The practical axis of the implementation of the Ownership Guidelines should be the Management Coordination Centre (MCC) that would function within the State Property Fund. MCC is planned to be awarded lots of rights, what is absolutely surprising. The largest block of functions is indented for the strategic management of state-owned enterprises. First goes the introduction of good strategic planning practise. Second is evaluation of the ambition-rate of long-term and short-term goals and supervision of their implementation (who will differ between ambitious and non-ambitious goals? What does the concept of ambition mean in general?). Finally, third goes the monitoring of the implementation of the strategy. We may assume that this strategic patronage should apply to all state-owned enterprises. How many different specials (energy, transport, forestry, etc.) will be needed to proficiently evaluate the reality and legitimacy of strategies? Nobody will confine to formal requirements only to provide MCC with a heap of papers called the strategic plan.
    Another group of functions relates to the already implemented Transparency Guidelines. These are the preparation of generalized activity reports of enterprises, their publication and analysis, monitoring of websites, etc. Formation of boards and monitoring of their activity will be a far more serious MCC field of activity. It is planned that MCC will prepare lists of candidates to enterprise boards, analyse their qualification and competence and later will evaluate the work of board members or even participate in the work of the boards. It’s hard to imagine how many public servants will have to control the work of the boards of enterprises.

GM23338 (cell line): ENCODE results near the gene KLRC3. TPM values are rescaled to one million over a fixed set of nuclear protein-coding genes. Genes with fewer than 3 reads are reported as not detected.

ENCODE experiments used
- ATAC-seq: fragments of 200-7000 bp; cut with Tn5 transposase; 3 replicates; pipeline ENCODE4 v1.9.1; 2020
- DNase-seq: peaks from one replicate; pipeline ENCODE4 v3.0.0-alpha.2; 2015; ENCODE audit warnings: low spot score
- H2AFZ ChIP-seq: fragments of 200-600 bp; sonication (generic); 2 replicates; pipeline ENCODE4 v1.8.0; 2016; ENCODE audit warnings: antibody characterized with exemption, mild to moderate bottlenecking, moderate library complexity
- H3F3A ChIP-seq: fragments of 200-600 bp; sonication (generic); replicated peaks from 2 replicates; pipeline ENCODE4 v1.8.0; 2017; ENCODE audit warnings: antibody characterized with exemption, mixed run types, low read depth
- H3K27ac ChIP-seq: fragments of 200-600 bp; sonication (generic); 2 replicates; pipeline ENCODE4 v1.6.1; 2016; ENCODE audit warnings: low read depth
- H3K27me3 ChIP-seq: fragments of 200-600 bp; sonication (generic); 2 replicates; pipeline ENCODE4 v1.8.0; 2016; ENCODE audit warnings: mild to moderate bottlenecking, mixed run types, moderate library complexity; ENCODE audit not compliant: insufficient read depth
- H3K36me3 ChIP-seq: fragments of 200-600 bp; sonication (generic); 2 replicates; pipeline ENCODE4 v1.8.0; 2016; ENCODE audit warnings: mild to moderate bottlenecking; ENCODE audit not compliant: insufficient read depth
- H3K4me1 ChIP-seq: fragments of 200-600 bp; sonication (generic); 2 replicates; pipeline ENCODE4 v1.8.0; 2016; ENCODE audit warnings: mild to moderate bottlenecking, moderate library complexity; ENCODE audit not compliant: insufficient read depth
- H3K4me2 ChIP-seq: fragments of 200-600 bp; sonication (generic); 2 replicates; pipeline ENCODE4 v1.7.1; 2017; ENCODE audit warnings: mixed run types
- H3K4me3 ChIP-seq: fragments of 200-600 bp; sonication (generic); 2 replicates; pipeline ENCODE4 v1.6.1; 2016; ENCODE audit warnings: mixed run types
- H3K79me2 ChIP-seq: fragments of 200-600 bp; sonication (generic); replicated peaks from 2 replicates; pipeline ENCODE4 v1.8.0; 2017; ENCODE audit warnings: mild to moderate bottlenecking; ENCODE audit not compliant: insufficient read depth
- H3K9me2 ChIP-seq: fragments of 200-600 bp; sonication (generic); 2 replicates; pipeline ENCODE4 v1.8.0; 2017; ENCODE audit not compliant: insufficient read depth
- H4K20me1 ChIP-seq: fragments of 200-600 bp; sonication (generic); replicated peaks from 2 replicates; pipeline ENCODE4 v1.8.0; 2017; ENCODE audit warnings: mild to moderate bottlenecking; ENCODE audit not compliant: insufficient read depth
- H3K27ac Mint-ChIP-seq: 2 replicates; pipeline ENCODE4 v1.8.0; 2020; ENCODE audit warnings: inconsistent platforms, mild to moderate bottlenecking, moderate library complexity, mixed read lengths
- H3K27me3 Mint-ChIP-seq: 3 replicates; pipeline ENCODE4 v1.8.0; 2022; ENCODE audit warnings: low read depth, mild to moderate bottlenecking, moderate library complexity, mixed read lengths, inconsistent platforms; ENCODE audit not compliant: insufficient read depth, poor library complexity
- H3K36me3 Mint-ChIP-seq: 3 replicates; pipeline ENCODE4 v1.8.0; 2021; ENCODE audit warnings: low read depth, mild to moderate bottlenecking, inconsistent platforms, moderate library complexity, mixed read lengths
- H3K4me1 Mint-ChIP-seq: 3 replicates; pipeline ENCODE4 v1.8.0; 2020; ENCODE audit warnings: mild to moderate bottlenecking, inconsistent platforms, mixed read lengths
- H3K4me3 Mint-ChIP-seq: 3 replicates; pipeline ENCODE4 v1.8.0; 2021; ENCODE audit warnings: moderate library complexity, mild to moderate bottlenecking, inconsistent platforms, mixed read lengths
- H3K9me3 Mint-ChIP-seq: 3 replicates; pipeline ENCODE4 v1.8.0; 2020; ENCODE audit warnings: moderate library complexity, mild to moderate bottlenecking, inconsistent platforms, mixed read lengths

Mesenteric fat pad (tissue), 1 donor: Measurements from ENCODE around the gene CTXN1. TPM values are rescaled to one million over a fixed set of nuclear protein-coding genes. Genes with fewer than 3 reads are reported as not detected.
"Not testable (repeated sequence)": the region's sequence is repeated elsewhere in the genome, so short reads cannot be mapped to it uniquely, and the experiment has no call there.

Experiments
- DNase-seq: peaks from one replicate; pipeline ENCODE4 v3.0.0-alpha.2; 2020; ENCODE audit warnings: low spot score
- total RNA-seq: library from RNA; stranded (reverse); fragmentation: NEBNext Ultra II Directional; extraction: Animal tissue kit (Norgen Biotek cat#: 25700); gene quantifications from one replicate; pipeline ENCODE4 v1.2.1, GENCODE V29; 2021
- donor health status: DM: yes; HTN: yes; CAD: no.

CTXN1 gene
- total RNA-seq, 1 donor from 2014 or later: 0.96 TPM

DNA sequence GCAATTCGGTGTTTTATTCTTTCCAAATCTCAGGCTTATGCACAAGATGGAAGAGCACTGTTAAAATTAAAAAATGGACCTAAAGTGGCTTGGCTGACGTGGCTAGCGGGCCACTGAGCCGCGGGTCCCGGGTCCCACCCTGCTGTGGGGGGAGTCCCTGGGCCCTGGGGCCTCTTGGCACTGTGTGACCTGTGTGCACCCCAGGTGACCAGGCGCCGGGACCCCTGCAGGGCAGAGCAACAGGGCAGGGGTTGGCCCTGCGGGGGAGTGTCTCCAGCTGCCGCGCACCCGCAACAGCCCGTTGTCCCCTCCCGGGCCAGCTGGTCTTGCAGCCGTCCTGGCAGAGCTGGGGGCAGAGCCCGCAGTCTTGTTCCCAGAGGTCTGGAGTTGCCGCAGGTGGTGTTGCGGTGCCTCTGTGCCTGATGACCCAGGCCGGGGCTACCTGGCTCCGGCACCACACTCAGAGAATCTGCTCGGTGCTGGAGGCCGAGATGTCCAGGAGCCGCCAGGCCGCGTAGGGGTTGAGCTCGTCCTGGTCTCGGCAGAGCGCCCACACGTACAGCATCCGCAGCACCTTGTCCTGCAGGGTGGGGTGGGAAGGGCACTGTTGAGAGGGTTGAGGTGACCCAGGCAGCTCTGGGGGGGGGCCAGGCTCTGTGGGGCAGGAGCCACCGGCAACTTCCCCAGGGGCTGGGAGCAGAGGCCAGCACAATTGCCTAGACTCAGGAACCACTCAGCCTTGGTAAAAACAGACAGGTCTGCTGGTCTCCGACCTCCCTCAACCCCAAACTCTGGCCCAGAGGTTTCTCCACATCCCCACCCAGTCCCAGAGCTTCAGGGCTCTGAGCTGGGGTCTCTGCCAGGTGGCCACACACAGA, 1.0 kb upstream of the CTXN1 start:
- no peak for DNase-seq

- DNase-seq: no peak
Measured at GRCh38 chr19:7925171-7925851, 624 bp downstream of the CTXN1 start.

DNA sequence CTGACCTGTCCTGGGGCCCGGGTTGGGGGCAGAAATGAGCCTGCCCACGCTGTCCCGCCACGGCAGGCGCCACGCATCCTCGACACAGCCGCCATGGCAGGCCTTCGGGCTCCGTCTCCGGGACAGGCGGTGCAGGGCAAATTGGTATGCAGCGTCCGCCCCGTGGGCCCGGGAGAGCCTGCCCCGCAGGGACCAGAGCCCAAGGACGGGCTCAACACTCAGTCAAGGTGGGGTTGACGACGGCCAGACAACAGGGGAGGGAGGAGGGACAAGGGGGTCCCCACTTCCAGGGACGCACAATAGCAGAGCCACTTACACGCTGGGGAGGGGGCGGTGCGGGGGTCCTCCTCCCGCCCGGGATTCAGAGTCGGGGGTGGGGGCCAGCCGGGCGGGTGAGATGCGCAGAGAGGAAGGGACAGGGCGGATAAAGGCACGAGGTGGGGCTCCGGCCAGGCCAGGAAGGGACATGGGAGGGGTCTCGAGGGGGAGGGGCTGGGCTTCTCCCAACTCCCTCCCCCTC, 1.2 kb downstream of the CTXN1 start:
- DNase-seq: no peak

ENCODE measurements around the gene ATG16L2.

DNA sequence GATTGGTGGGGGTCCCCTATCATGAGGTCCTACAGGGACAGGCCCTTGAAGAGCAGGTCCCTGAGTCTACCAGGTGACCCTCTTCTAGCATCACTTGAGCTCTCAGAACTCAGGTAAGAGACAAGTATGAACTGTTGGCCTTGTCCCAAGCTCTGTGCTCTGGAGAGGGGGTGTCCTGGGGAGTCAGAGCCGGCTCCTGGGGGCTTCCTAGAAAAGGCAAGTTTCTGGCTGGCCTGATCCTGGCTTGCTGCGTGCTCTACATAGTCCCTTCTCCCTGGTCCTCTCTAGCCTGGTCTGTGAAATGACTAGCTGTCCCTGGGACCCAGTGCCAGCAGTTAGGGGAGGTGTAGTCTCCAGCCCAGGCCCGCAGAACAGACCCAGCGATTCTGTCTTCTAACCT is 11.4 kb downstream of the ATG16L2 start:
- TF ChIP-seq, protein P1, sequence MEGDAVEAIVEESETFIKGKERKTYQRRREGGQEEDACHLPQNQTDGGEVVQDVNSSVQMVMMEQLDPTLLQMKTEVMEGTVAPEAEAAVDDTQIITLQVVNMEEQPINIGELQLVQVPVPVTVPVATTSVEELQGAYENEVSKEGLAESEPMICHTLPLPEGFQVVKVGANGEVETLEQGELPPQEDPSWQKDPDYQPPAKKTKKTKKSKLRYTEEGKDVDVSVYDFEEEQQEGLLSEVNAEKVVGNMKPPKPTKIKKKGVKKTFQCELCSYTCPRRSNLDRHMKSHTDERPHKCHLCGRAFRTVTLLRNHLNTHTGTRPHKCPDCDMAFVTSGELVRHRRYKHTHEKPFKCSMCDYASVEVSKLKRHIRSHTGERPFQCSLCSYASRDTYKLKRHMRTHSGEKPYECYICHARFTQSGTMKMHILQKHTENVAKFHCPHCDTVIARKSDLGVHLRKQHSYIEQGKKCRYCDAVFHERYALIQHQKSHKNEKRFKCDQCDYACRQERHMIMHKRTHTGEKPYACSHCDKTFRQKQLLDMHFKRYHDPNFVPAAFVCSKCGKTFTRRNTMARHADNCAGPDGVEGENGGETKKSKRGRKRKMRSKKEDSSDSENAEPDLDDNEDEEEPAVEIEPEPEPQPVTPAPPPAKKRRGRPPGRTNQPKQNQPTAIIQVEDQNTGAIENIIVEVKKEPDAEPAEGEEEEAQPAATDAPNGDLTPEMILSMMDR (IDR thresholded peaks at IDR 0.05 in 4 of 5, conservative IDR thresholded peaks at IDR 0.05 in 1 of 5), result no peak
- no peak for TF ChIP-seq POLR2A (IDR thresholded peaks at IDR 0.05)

No less important field of activity intended for MCC will be the analysis and evaluation of the efficiency of state-owned enterprises. Let’s hope that that will not be primitive statistics of activity results by estimating ROA, ROE or D/E parameters. This analysis would be meaningless, whereas the detailed economic analysis of the activity of let’s say Lithuanian Railways would demand proficient analysts.
    The detailed analysis of the functions of the future MCC raises many contradictory thoughts. What pleasantly surprises first is the determination of the initiators of the reform of state-owned enterprises to completely reorganize this sector, separate the enterprises from the political influence of ministries and award the management process with the activity guidelines based on economic logics far as it is allowed within the framework of ever-changing financial possibilities. Second, the informal implementation of Ownership Guidelines and MCC establishment will ask for huge political willpower for many legal acts will have to be changed, probably even more than during the reform of country administrations. Third, MCC is taking the shape of a super-ministry since in many fields it is planned to take over the functions of now existing ministries. Therefore, it is no wonder that the ministries are against the reform.